With technological advances, numerous professions risk being replaced by automation. But we don’t think about the occupations we have already lost.
Of course, we all know cars replaced carriage drives a long time ago, but many professions we remember as children are all but gone now, and many don’t even remember.
While scrolling through the R/askreddit community, I found a thread asking users to share the professions they remembered from childhood but no longer see.
Proofreaders aren’t gone yet, but they’re a dying profession. With apps like Grammarly available to writers, many no longer use proofreaders and editors (though whether we NEED them or not is up for debate!)
One user in the thread remarked, “Judging by the advertising I see online these days, proofreader.”
Another confirmed that these professions are slowly fading.
Video Store Clerks
Netflix destroyed video stores and took the jobs with them. Many Redditors fondly remember video stores and are sad they’re gone.
“I have great memories of inviting a buddy to sleepover on a Friday night. We’d get one of our parents to take us to Hollywood Video where we’d pick out a movie and a video game to rent for the night. It was great.” said one user.
Kids used to run paper routes to make some pocket cash, but with the rise in digital media, most companies don’t deliver hard copies of papers door to door anymore.
“There was also a shift in the 90’s that it went from kids on bikes to adults in cars,” said one user.
Others mentioned that some local papers shut down, while others stopped offering home delivery.
Before the Internet, every manager and case worker had a secretary to help them with their daily tasks. Now that most of those things can be handled in a few seconds on a computer, secretaries see their ranks shrink.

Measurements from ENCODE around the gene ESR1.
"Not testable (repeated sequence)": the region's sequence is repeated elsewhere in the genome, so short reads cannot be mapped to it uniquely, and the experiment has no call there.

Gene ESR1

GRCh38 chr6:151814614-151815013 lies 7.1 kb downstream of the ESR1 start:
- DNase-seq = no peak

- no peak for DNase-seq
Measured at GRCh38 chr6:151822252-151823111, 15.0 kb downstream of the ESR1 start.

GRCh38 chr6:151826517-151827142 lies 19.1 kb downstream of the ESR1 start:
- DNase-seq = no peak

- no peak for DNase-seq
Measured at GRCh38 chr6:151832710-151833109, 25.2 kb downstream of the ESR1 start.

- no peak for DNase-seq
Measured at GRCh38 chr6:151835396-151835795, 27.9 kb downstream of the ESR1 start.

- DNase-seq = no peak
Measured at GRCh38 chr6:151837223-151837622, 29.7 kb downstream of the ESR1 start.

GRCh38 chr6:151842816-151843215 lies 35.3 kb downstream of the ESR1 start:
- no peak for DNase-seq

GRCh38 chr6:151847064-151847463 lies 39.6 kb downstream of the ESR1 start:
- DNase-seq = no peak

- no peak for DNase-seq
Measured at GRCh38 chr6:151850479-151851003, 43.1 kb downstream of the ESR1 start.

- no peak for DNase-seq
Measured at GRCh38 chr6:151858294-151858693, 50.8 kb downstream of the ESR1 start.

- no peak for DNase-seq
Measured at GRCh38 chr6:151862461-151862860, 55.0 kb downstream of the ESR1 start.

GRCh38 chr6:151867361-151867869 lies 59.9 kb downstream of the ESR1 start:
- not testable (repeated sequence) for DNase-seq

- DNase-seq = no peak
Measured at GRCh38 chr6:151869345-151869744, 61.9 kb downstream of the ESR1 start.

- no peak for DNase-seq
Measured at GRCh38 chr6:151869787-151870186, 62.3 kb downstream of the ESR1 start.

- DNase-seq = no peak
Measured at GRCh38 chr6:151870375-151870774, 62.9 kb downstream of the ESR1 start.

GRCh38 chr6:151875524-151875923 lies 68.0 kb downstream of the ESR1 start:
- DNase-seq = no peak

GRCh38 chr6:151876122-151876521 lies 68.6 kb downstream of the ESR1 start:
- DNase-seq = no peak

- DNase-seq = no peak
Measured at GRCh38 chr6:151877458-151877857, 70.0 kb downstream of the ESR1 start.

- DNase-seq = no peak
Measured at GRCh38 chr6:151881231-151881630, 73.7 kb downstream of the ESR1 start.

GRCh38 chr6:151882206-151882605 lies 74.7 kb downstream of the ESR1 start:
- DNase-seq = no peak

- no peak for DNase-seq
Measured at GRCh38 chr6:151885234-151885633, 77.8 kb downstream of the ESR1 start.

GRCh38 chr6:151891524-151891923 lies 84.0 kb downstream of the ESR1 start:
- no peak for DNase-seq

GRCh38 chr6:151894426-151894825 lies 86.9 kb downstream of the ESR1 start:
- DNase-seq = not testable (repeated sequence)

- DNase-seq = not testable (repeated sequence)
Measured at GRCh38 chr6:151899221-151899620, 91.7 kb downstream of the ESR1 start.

Some companies still have secretaries and office assistants, but they’re typically called administrative assistants, and they do far more than manage one person’s life. You have to be a big wig to have a personal secretary nowadays.
When was the last time someone had their shoes repaired? A few decades ago, buying a new pair of shoes was expensive, so everyone took their shoes to a cobbler to fix a broken heel or give it a shine.
Generic shoes are so inexpensive now that buying a new pair makes more sense than getting an old one repaired.
Many people blame globalization for the loss of manufacturing jobs, but automation is the real culprit.
Twenty years ago, people needed to stand on conveyer belt lines sorting fruit, flipping metal, and completing various manual labor tasks. Now, most of that processing is done by machines.
Toll Booth Collector
Someone used to sit in a tiny little box on the freeway collecting money from every car that passed. States started implementing easy pass systems about thirty years ago, but in the beginning, most people and those passing through still had to go through the manual booth.
After COVID, toll collectors all but disappeared, and states offer pay-by-mail options to those who don’t get their easy pass.
Photo Booth Operator
At one point, photo booths had operators.
“Back in the 20th century, there used to be small huts in parking lots where a person would develop your film in as soon as 1 hour,” said one user.
“I remember 1 hour photo places in the mall where you could watch the photos developing in the window. Also, 1 hour photos used to cost a lot more than regular developing, which could take a week,” added another. “Sometimes it really blows my mind how I can have instant photos at any time.”
A television used to be a huge household expense, but now every family has at least one, and they’re easily replaceable should something break.
“You can get a decent TV brand new for like $200-$300. As wasteful as it is, it doesn’t make sense to try to repair an old TV,” stated one user.
When movies were on film, a real person had to set up the projector and run it, watching for any glitches or mechanical errors.
Film became digitalized, and most movie theaters went away with projectionists.
“Most theaters are all digital now with the projectors on timers,” said one user, who used to work as a movie projectionist.
Others said advancements in digital film lead to a downfall in theater quality.
“Theaters have suffered because of it. Masking is all over the place. No respect for proper brightness. Screens are filthy. These are major reasons people go to the movies less, and it starts with the end of protectionists.” stated another.
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